The universe is infinite and eternal, and that events in the world are ultimately based on the motions and interactions of atoms moving in empty space.


The first and the last in the list are my favourites, for what that is worth.

If you wish to make a man rich, do not give him more money, but show him what he can live without.

Do not spoil what you have by desiring what you have not; remember that what you now have was once among the things you only hoped for.

I have never wished to cater to the mob; for what I know they do not approve, and what they approve I do not know.

If God listened to the prayers of men, all men would quickly have perished: for they are forever praying for evil against one another.

It is better for you to be free of fear lying upon a plank, than to have a golden couch and a rich table and be full of trouble.

It is folly for a man to pray to the gods for that which he has the power to obtain by himself.

It is impossible to live a pleasant life without living wisely and well and justly. And it is impossible to live wisely and well and justly without living a pleasant life.

It is not so much our friends' help that helps us, as the confidence of their help.

It is possible to provide security against other ills, but as far as death is concerned, we men live in a city without walls.

Justice... is a kind of compact not to harm or be harmed.

Misfortune seldom intrudes upon the wise man; his greatest and highest interests are directed by reason throughout the course of life.

Not what we have But what we enjoy, constitutes our abundance.

Nothing is enough for the man to whom enough is too little.

Of all the things which wisdom provides to make us entirely happy, much the greatest is the possession of friendship.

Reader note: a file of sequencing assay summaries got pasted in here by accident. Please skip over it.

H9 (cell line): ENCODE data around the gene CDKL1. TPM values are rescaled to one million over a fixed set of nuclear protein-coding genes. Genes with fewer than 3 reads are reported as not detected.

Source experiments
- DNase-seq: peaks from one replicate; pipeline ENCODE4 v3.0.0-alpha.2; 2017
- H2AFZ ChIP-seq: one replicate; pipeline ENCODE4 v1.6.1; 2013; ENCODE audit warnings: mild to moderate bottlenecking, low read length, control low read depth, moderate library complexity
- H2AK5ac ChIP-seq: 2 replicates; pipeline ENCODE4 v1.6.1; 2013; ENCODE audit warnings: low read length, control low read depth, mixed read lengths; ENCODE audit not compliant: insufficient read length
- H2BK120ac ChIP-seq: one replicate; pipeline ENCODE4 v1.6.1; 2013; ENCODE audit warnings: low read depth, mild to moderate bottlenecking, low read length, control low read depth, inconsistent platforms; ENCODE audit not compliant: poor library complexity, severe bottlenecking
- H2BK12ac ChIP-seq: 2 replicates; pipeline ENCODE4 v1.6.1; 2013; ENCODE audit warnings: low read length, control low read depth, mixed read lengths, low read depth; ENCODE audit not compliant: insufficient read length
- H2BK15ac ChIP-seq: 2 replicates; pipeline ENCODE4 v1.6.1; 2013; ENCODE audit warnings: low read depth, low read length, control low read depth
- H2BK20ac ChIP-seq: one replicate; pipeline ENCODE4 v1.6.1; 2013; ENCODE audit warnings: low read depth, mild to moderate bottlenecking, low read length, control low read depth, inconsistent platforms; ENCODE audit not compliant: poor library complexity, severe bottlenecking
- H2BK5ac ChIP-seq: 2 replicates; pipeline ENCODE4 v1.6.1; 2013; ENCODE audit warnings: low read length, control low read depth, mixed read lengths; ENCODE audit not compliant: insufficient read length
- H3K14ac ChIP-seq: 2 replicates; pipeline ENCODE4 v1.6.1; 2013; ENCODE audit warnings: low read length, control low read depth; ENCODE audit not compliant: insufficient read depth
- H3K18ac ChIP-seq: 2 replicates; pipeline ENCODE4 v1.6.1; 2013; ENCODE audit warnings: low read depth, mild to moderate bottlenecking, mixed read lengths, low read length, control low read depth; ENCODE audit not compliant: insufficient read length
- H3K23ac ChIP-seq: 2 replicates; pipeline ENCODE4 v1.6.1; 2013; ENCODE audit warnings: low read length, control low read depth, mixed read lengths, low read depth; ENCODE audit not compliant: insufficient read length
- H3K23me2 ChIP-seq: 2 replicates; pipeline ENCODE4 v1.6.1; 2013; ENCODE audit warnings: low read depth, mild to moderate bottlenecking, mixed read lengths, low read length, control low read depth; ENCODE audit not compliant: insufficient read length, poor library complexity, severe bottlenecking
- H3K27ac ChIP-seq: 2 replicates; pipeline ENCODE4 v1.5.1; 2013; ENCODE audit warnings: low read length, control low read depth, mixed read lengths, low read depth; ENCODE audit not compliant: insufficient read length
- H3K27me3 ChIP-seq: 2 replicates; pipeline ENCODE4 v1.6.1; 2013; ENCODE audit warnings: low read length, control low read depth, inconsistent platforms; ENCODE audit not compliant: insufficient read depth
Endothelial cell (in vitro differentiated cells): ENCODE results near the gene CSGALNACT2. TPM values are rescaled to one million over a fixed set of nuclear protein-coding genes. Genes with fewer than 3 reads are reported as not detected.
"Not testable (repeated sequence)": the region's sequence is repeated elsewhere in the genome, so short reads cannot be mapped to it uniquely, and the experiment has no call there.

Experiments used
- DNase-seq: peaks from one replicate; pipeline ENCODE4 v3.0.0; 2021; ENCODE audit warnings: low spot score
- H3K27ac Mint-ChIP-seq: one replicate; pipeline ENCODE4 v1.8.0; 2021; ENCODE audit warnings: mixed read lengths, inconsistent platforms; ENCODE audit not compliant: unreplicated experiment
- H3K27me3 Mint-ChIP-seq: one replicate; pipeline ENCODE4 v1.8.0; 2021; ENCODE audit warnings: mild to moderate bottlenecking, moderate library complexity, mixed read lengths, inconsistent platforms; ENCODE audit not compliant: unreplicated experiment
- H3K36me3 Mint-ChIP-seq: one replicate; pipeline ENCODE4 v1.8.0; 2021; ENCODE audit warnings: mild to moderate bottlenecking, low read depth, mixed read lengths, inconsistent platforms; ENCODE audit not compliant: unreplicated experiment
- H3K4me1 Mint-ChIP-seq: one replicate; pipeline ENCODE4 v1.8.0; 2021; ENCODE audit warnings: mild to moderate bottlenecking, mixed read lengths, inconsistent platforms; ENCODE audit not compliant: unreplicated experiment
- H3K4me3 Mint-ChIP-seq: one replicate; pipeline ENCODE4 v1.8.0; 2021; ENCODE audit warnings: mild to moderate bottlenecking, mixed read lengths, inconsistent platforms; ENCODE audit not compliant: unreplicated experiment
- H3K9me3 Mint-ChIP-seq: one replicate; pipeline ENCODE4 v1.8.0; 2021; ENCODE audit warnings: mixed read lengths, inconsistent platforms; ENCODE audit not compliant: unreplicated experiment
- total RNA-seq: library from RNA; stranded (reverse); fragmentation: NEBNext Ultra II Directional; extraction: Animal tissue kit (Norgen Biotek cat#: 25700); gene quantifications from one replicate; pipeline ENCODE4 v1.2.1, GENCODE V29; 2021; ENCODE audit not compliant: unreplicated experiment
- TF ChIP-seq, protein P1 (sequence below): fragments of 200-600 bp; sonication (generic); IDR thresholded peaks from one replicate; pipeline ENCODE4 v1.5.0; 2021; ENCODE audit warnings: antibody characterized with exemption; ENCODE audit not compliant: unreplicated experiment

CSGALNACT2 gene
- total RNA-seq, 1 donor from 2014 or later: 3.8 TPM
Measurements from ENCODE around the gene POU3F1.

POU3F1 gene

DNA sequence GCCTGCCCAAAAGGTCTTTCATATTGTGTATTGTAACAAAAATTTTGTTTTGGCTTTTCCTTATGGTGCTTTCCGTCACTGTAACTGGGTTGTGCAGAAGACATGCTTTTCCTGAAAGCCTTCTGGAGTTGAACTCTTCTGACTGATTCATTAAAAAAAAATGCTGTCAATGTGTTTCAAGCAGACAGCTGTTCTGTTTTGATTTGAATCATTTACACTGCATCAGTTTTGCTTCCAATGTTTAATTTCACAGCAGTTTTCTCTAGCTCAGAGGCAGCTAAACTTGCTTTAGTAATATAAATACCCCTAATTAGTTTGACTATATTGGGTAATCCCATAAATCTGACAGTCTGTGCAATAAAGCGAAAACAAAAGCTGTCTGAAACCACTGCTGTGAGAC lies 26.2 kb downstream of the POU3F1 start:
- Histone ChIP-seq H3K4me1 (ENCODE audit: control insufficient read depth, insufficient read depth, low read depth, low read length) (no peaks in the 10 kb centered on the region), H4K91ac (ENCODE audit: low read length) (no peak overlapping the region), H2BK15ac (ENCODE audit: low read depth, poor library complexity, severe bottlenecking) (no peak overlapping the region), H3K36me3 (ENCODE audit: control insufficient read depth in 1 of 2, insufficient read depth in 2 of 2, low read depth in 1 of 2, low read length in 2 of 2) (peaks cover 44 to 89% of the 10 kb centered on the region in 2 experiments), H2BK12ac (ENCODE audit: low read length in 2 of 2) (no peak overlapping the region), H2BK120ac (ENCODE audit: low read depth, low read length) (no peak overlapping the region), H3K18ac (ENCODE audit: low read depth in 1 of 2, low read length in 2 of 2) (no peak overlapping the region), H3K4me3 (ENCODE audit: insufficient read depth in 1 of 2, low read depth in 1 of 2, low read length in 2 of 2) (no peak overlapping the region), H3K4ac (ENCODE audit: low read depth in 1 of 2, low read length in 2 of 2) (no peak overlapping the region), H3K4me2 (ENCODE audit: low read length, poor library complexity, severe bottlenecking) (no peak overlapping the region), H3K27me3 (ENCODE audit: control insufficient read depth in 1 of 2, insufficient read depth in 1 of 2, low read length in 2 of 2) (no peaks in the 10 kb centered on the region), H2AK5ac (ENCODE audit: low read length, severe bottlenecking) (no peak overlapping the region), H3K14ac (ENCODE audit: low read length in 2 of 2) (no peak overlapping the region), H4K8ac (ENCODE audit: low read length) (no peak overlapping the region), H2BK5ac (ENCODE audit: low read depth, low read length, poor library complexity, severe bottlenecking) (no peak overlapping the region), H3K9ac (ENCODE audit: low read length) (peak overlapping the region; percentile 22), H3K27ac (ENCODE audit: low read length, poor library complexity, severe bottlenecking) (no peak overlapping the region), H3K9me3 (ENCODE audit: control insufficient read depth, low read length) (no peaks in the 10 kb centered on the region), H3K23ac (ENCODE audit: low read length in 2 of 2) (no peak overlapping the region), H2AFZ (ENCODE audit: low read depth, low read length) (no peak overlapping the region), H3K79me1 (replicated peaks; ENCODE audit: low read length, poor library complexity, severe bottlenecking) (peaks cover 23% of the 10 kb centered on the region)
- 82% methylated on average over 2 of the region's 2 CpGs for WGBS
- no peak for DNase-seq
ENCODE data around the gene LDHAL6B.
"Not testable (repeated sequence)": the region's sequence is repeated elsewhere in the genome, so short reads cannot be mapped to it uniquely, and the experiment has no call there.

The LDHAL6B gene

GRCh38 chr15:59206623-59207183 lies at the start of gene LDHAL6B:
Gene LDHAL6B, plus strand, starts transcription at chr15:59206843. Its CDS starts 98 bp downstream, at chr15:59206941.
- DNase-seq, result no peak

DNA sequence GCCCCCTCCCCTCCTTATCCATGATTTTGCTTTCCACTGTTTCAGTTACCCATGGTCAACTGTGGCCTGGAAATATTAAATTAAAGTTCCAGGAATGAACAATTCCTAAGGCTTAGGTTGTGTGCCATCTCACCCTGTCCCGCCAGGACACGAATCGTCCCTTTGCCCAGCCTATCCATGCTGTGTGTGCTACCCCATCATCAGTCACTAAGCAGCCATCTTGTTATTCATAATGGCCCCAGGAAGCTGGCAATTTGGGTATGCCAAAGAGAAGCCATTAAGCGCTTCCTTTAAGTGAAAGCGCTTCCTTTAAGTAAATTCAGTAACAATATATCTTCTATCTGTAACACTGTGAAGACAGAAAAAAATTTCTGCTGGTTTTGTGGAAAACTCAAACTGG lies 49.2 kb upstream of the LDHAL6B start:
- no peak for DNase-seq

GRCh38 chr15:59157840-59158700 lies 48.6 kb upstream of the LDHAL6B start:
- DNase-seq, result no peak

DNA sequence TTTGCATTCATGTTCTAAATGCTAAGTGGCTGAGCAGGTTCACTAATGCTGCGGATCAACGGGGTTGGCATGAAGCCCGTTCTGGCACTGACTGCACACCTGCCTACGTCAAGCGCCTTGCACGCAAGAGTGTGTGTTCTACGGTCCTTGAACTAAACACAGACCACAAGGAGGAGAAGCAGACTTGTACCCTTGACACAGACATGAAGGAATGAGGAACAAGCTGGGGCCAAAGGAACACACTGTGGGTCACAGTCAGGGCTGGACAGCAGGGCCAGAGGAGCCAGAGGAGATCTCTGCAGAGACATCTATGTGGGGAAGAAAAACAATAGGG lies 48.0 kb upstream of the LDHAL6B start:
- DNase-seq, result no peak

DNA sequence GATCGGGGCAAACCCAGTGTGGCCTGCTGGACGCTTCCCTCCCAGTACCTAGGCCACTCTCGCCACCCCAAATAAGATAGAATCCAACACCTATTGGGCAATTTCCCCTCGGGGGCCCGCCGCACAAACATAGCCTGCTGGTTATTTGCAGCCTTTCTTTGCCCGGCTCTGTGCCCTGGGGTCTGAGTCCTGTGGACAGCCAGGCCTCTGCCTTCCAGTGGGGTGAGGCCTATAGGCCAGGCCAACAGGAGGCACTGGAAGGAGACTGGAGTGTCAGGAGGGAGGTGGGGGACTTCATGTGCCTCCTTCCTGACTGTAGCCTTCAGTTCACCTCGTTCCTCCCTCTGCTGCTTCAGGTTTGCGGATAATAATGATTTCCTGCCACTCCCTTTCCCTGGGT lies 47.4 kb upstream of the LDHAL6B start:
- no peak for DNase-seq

Of all things which wisdom provides to make life entirely happy, much the greatest is the possession of friendship.

Riches do not exhilarate us so much with their possession as they torment us with their loss.

Skillful pilots gain their reputation from storms and tempest.

The art of living well and the art of dying well are one.

The misfortune of the wise is better than the prosperity of the fool.

The time when most of you should withdraw into yourself is when you are forced to be in a crowd.

I would rather be first in a little Iberian village than second in Athens.


Manchester United 1, Liverpool 4
"I thought we were the better team, but the score doesn't reflect that."
Sir Alex Ferguson

This is the most intelligent entry I have blogged so far. Because hardly a word is written by me.

Sharp-eyed readers will notice that the picture is not the great Sir Alex. It is of a thinker, equally profound, possibly (in my opinion, at least) even more so.
You be the judge.
It is a portrait of Voltaire, one of the wisest men and greatest men who ever lived. You don´t have to take my word for that, as we will see.
Below is a tiny handful of his thoughts.
I doubt if there is this much wisdom in the Bible and Koran combined. They reveal him to be a man of reason, tolerance, decency and humor remarkable even today. And do not forget he lived in a time when to hold mildly contrary views to those of the current church and government could get a body hanged drawn and quartered - and in public too.

Sir Alex should consider himself lucky.

It is also a pity George W. Bush was not familiar with several of the observations below.


All murderers are punished unless they kill in large numbers and to the sound of trumpets.

An ideal form of government is democracy tempered with assassination.

Anyone who has the power to make you believe absurdities has the power to make you commit atrocities.

Behind every successful man stands a surprised mother-in-law.

Clever tyrants are never punished.

Common sense is not so common.

Divorce is probably of nearly the same date as marriage. I believe, however, that marriage is some weeks the more ancient.

Doubt is not a pleasant condition, but certainty is absurd.

Every man is guilty of all the good he did not do.

Every one goes astray, but the least imprudent are they who repent the soonest.

Everything's fine today, that is our illusion.

Faith consists in believing when it is beyond the power of reason to believe.

Fear follows crime and is its punishment.

God is a comedian, playing to an audience too afraid to laugh.

He is a hard man who is only just, and a sad one who is only wise.

He must be very ignorant for he answers every question he is asked.